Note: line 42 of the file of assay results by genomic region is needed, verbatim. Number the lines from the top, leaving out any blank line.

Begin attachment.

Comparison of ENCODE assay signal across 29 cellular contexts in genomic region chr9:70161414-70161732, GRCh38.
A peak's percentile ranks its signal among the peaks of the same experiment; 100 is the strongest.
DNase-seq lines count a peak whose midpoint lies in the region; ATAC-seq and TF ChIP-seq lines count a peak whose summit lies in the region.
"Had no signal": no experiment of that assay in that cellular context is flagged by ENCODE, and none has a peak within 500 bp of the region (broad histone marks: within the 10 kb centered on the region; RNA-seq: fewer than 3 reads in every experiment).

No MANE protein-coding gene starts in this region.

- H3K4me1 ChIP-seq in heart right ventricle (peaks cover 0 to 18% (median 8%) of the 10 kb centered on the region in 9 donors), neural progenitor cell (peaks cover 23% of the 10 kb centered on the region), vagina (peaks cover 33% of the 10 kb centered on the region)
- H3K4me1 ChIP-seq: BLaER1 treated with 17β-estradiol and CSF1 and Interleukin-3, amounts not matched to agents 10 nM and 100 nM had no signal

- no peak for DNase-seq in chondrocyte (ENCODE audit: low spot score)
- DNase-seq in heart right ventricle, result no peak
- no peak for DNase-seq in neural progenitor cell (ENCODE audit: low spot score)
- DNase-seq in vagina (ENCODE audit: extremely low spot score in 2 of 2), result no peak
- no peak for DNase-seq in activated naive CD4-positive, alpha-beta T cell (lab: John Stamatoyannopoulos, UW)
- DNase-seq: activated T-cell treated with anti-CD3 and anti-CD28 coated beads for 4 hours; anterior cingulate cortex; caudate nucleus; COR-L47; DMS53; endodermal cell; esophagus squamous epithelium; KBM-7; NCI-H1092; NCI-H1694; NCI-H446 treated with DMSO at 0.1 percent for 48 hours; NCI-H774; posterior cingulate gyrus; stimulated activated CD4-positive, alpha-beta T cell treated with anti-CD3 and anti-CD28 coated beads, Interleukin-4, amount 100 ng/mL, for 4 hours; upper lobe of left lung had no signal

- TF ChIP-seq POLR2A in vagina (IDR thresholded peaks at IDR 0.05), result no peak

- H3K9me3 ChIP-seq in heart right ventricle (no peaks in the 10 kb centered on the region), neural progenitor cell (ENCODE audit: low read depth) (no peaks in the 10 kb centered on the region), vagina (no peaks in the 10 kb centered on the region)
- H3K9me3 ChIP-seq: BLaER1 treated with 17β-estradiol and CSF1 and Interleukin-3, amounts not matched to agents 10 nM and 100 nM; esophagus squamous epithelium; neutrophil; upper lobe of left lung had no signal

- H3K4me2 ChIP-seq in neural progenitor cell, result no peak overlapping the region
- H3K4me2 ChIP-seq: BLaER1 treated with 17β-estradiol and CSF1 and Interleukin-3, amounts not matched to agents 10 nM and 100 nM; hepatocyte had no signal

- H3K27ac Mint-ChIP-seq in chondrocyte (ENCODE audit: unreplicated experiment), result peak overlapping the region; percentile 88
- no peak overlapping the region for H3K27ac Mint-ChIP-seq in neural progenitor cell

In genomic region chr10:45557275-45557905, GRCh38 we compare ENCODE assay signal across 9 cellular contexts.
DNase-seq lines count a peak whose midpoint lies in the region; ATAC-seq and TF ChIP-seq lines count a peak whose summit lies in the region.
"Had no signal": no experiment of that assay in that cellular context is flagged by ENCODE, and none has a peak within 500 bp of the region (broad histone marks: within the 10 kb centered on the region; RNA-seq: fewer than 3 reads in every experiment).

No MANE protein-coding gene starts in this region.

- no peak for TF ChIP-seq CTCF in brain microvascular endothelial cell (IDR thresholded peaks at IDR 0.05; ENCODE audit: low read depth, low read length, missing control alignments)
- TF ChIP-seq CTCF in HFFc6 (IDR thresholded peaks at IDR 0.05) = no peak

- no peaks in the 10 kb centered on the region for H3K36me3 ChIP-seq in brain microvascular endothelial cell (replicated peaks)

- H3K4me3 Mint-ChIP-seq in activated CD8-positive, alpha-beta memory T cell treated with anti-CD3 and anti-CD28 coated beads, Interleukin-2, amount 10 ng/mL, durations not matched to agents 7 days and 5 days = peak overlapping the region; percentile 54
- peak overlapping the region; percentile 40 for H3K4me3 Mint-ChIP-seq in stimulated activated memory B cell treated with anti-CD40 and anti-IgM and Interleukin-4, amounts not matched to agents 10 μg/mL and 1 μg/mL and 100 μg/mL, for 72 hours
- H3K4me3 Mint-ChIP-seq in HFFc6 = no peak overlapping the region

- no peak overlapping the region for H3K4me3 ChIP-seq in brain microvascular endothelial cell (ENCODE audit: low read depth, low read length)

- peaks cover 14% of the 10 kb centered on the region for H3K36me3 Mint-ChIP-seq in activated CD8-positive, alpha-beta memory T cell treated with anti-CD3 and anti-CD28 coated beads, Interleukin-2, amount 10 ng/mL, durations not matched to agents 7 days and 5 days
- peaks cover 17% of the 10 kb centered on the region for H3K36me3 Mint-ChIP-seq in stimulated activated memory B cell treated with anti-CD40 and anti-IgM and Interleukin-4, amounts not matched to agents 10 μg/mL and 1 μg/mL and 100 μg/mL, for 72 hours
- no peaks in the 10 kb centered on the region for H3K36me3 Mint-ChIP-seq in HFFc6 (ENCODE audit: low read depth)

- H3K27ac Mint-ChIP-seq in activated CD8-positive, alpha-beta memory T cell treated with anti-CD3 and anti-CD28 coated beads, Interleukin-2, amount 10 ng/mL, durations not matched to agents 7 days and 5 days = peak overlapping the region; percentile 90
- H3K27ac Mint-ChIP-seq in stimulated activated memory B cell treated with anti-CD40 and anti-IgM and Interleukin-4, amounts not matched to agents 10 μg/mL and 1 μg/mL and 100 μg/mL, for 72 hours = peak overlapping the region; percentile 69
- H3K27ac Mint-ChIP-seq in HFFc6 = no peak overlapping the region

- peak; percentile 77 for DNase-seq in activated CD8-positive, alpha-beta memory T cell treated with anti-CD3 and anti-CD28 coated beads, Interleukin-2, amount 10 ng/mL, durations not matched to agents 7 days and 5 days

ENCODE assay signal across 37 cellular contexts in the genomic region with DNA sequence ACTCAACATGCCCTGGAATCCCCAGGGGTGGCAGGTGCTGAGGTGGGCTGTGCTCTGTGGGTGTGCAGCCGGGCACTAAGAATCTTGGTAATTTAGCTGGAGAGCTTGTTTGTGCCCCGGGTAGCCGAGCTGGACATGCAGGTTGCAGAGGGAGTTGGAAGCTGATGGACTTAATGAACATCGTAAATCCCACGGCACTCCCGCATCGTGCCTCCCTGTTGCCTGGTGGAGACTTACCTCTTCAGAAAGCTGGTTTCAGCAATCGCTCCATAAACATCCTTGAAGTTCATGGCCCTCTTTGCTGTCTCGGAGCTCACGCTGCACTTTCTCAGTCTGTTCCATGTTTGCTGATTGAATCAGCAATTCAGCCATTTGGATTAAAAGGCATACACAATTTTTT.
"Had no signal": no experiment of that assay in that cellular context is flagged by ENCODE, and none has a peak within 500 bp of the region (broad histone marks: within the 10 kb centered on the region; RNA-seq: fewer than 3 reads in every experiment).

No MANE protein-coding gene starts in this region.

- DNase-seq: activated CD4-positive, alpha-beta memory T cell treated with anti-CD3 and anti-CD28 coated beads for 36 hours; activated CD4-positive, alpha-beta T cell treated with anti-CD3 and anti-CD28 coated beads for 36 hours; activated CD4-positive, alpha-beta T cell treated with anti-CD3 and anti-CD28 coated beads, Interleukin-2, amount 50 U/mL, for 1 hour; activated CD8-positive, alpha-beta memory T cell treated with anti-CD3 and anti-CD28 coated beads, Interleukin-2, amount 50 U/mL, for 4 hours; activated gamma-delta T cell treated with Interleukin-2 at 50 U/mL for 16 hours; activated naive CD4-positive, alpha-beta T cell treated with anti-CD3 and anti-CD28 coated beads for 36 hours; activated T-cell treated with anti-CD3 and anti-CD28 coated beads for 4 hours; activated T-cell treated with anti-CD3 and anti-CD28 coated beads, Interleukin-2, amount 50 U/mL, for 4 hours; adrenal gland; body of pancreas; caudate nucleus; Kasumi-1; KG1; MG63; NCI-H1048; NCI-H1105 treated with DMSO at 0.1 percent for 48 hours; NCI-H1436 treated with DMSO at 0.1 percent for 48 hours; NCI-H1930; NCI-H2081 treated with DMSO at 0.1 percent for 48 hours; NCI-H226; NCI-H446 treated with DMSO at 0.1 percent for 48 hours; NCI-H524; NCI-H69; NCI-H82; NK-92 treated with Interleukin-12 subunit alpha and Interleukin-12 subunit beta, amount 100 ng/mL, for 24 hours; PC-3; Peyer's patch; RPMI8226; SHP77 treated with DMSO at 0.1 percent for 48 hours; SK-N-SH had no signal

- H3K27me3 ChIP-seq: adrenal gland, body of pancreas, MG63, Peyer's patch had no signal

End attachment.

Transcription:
- DNase-seq: activated CD4-positive, alpha-beta memory T cell treated with anti-CD3 and anti-CD28 coated beads for 36 hours; activated CD4-positive, alpha-beta T cell treated with anti-CD3 and anti-CD28 coated beads for 36 hours; activated CD4-positive, alpha-beta T cell treated with anti-CD3 and anti-CD28 coated beads, Interleukin-2, amount 50 U/mL, for 1 hour; activated CD8-positive, alpha-beta memory T cell treated with anti-CD3 and anti-CD28 coated beads, Interleukin-2, amount 50 U/mL, for 4 hours; activated gamma-delta T cell treated with Interleukin-2 at 50 U/mL for 16 hours; activated naive CD4-positive, alpha-beta T cell treated with anti-CD3 and anti-CD28 coated beads for 36 hours; activated T-cell treated with anti-CD3 and anti-CD28 coated beads for 4 hours; activated T-cell treated with anti-CD3 and anti-CD28 coated beads, Interleukin-2, amount 50 U/mL, for 4 hours; adrenal gland; body of pancreas; caudate nucleus; Kasumi-1; KG1; MG63; NCI-H1048; NCI-H1105 treated with DMSO at 0.1 percent for 48 hours; NCI-H1436 treated with DMSO at 0.1 percent for 48 hours; NCI-H1930; NCI-H2081 treated with DMSO at 0.1 percent for 48 hours; NCI-H226; NCI-H446 treated with DMSO at 0.1 percent for 48 hours; NCI-H524; NCI-H69; NCI-H82; NK-92 treated with Interleukin-12 subunit alpha and Interleukin-12 subunit beta, amount 100 ng/mL, for 24 hours; PC-3; Peyer's patch; RPMI8226; SHP77 treated with DMSO at 0.1 percent for 48 hours; SK-N-SH had no signal